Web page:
What does this mean for cross-sector collaborations?

Despite the heavy emphasis on data in the collective impact literature and the potential availability of new kinds of data for incorporation into multi-indicator systems, it appears that the data indicators in use by cross-sector collaborations are fairly conventional and limited in scope. Measuring third-grade reading proficiency might not tell us everything we need to know about how children are progressing in their learning. Moreover, outcome measurements like third grade reading often cannot convey an elaborated theory of action for the process steps needed to produce particular outcomes. In addition, most data reports on websites do not illustrate how multiple organizations and agents work together to produce results, so there is often a lack of evidence about how the collaborations themselves are making a difference.

These patterns raise a number of questions that are worth thinking about. How were data indicators selected? Were indicators suggested by national network affiliations or were they decided locally? What are the theories of action by which cross-sector collaborations are expected to meet their goals, and can data be used to monitor interim steps? How do cross-sector collaborations address issues of causality in their data, so it’s clear how they influence and/or take credit for the outcomes that truly matter?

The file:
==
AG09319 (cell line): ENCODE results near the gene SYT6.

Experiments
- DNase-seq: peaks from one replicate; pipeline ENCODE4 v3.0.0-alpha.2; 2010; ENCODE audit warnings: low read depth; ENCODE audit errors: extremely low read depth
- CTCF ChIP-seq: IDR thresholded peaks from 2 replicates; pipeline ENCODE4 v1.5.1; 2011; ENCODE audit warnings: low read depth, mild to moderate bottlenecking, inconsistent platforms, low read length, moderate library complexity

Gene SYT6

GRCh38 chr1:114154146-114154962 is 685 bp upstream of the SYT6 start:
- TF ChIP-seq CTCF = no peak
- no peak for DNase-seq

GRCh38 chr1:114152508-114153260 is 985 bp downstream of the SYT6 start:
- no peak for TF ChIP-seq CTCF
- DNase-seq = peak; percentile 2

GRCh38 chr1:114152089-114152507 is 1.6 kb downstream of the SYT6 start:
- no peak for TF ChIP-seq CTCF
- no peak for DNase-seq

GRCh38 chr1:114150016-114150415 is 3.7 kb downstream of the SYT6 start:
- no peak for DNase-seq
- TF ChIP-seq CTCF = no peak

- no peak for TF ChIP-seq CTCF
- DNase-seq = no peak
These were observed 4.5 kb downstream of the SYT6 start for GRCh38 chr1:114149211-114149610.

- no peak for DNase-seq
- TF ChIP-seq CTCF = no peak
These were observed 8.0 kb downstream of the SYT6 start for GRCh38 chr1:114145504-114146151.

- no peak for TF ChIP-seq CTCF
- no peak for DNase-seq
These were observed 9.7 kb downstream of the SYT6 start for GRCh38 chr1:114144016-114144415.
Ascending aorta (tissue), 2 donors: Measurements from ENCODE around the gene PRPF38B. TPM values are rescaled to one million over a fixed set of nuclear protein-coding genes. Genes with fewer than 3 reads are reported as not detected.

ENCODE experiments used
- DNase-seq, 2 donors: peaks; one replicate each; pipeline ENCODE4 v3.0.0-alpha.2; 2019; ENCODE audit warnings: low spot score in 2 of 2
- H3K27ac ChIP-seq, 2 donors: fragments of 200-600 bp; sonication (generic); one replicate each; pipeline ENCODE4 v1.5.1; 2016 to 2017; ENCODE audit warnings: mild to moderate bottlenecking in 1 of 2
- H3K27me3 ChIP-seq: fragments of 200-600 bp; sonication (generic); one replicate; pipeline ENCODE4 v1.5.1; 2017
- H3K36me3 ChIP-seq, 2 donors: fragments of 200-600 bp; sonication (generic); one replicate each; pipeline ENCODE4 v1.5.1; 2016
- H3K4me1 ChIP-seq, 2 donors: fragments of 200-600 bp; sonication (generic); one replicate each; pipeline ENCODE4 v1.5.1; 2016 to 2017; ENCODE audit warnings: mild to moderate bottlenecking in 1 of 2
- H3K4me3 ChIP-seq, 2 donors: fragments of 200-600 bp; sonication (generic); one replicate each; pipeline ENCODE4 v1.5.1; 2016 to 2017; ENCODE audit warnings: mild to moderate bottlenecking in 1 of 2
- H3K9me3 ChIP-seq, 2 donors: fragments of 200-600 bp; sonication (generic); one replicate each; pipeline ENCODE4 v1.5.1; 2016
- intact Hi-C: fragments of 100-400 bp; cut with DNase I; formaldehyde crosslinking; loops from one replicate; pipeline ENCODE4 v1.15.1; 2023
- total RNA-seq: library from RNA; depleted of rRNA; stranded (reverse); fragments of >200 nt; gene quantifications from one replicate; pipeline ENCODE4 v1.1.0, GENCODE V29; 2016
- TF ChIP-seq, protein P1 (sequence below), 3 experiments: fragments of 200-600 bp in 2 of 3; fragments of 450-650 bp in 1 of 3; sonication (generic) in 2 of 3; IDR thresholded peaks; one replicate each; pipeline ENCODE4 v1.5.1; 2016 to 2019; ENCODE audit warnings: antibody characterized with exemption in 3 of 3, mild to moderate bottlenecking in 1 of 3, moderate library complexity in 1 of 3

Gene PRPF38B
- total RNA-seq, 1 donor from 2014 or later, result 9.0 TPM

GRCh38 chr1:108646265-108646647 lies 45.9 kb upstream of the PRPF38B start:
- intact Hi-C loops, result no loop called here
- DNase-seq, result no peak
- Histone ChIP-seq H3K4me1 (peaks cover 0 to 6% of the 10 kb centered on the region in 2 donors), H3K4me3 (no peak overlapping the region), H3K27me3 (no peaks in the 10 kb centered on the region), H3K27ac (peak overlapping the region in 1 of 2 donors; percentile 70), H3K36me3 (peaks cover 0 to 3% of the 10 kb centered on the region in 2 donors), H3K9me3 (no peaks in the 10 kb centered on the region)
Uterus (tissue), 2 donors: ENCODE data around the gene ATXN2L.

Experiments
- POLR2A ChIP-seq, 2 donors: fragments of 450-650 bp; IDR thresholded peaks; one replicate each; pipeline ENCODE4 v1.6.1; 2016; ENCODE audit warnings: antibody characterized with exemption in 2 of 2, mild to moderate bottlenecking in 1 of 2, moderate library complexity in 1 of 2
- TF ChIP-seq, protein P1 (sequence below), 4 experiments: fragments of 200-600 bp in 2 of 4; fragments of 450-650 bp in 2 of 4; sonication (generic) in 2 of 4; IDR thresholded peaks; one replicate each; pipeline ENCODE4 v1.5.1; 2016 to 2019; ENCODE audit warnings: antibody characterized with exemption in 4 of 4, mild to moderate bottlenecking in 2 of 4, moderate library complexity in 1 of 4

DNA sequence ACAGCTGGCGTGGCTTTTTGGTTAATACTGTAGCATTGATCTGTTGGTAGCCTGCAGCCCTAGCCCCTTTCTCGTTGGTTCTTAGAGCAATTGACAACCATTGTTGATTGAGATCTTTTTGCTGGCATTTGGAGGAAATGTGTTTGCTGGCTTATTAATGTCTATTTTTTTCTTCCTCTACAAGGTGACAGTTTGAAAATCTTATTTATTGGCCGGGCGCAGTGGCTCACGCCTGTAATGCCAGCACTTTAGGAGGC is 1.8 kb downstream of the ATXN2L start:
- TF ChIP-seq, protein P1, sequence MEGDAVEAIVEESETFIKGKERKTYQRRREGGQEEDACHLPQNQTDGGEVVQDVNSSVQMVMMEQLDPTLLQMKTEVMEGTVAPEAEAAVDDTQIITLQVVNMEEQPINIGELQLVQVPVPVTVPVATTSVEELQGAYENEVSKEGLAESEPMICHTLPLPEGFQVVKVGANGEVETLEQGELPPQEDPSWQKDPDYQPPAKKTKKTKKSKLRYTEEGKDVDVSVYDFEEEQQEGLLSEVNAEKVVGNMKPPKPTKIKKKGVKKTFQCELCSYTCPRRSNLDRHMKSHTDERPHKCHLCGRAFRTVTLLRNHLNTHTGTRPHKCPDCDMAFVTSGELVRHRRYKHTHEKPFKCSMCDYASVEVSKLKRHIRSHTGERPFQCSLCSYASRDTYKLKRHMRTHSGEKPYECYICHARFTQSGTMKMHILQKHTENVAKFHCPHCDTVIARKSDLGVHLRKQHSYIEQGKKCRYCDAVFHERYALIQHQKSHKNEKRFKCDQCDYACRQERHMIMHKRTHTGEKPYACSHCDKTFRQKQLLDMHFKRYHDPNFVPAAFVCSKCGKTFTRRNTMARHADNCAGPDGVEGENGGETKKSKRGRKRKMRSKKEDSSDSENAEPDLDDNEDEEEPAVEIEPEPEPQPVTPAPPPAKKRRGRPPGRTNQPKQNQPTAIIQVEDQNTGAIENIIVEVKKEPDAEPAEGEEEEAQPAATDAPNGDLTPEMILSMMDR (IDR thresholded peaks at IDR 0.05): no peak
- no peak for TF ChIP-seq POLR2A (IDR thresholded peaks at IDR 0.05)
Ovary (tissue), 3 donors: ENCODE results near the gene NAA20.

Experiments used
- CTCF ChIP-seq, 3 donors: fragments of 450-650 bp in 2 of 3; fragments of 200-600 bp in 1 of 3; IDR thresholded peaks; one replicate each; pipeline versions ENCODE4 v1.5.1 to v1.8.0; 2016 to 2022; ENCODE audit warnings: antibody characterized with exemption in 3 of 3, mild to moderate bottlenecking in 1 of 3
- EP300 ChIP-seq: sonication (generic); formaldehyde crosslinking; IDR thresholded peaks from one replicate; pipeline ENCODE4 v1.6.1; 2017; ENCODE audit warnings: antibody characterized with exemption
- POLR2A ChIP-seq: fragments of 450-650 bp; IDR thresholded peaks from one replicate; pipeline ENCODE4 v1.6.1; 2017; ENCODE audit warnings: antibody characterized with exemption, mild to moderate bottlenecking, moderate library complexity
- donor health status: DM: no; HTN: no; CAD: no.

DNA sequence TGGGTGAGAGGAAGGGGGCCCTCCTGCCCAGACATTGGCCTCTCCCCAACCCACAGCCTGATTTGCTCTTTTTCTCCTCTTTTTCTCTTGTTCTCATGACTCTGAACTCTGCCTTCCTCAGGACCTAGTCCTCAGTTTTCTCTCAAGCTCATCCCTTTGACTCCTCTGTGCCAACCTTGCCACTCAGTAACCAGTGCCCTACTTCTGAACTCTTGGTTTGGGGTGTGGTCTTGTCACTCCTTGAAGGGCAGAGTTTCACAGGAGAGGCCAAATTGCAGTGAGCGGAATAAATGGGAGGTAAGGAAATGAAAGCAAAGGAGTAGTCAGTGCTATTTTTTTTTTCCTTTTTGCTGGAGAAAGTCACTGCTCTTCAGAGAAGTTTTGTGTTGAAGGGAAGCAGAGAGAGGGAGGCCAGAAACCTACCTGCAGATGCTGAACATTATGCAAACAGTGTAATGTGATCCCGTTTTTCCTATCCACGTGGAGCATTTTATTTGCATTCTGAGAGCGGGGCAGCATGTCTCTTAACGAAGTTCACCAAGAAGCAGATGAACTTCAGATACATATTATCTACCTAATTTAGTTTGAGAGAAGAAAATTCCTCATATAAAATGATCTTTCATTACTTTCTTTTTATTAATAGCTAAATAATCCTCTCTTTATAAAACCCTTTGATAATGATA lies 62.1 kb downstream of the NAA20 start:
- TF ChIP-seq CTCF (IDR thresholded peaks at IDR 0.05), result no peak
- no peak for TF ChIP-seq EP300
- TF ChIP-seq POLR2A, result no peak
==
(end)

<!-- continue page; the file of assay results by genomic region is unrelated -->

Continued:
We will be exploring questions like these more deeply in our intensive case studies of three cross-sector collaborations across the country – Say Yes to Education in Buffalo, N.Y., Milwaukee Succeeds in Wisconsin, and All Hands Raised in Portland, Ore. We invite you to contact us with your ideas and perspectives. For those interested in accessing our report, Collective Impact and the New Generation of Cross-Sector Collaborations for Education, you can find it here.